Have you ever pictured what “development” would look like in developing countries? Do you picture running water for everyone? Jobs and economic stability for individuals? Elections and voting rights for those over the age of 18?
While these elements might be true within the context of El Salvador, development in the post-civil war period might as well be termed technological development. TVs, computers, cars, cell phones, video games, and the propagation of communication networks reflect the direction that development seems to have taken in this country. At times, the infrastructure may not be all that adequate to support these technological advancements, but it certainly does not stop people from acquiring these new commodities.
Certainly these technological tools that people have embraced can contribute to a democratic consolidation. After all, communication technology can foster debate, assist in the dissemination of views, and enable association. However, the problem is that a lot of these people are already living quite modestly. Economically, these technologies are making them harder to live a modest lifestyle, because the impressions of what a modest lifestyle is are changing. A modest lifestyle is not only being intensified by what North American media is portraying, it is also context-driven by the intersubjective understandings that are being produced within the country. In other words, the social infrastructure in place may be equally ill equiped for certain technologies. This aspect of technological development is quite often overlooked. On the other hand, these technologies exist within a context that involves its production. It is important to ask ourselves: Where are these techologies produced and what is the reason? How are these technologies produced? Who is producing these technologes?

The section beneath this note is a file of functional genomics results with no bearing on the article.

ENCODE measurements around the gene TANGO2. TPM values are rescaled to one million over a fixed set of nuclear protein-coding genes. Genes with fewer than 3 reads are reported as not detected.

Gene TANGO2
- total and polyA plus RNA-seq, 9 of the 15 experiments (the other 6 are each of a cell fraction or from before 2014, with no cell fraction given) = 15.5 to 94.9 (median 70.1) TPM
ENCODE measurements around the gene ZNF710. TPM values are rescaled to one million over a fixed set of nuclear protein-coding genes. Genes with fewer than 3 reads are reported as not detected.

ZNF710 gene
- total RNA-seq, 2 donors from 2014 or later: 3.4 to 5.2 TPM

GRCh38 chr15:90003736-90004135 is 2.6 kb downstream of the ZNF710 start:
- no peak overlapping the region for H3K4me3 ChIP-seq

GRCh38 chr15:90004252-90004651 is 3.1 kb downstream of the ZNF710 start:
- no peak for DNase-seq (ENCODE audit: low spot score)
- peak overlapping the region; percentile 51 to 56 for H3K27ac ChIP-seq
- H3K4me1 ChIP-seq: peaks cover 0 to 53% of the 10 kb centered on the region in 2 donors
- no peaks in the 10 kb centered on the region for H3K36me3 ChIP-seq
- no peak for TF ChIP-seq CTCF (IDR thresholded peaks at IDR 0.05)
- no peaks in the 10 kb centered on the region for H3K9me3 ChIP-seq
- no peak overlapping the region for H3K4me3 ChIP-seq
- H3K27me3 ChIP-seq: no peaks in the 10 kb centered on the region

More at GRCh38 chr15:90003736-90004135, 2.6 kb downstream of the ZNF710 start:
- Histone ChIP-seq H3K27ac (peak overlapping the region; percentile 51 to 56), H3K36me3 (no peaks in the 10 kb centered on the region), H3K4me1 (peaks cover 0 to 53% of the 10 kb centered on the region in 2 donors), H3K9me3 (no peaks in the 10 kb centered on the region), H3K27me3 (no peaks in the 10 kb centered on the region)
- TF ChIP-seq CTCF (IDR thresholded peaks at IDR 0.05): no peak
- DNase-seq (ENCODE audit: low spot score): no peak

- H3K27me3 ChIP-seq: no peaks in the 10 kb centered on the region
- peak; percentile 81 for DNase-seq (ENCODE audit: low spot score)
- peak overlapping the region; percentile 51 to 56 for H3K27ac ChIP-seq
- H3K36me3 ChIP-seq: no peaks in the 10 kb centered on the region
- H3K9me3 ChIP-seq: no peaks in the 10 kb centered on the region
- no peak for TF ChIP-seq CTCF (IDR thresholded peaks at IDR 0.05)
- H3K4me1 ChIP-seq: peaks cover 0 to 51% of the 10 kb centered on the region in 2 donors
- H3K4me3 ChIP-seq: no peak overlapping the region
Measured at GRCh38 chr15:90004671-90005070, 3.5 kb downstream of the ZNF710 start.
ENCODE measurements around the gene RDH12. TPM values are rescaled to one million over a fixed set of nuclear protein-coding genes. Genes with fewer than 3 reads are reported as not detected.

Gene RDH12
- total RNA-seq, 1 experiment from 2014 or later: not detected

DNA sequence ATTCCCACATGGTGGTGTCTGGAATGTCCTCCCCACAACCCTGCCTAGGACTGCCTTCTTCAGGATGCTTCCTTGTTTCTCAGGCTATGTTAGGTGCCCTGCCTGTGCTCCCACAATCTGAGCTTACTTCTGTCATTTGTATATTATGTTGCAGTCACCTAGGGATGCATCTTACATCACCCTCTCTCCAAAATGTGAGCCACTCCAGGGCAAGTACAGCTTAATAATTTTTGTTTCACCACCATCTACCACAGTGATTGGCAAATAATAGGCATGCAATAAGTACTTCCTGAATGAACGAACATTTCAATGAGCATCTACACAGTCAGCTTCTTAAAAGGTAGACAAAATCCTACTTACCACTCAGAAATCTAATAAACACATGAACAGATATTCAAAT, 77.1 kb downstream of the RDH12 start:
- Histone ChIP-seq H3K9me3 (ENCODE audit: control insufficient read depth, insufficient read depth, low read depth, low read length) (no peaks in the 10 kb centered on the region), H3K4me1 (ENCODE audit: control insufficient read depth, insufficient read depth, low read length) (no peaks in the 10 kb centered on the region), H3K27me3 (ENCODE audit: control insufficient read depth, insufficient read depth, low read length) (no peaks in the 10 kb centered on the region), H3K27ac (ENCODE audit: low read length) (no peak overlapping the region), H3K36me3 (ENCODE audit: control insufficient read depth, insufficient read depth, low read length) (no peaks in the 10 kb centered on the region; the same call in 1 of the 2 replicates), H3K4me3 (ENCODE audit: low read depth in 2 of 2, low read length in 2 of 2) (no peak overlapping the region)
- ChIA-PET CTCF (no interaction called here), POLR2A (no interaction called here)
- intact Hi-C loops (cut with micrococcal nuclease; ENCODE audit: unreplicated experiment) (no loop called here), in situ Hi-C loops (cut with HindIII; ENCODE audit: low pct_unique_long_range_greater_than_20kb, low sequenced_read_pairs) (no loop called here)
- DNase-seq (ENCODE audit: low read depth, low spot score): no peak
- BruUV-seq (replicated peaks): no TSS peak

Asking these questions will reveal that riding the technological wave has implications far beyond accessibility to a particular commodity.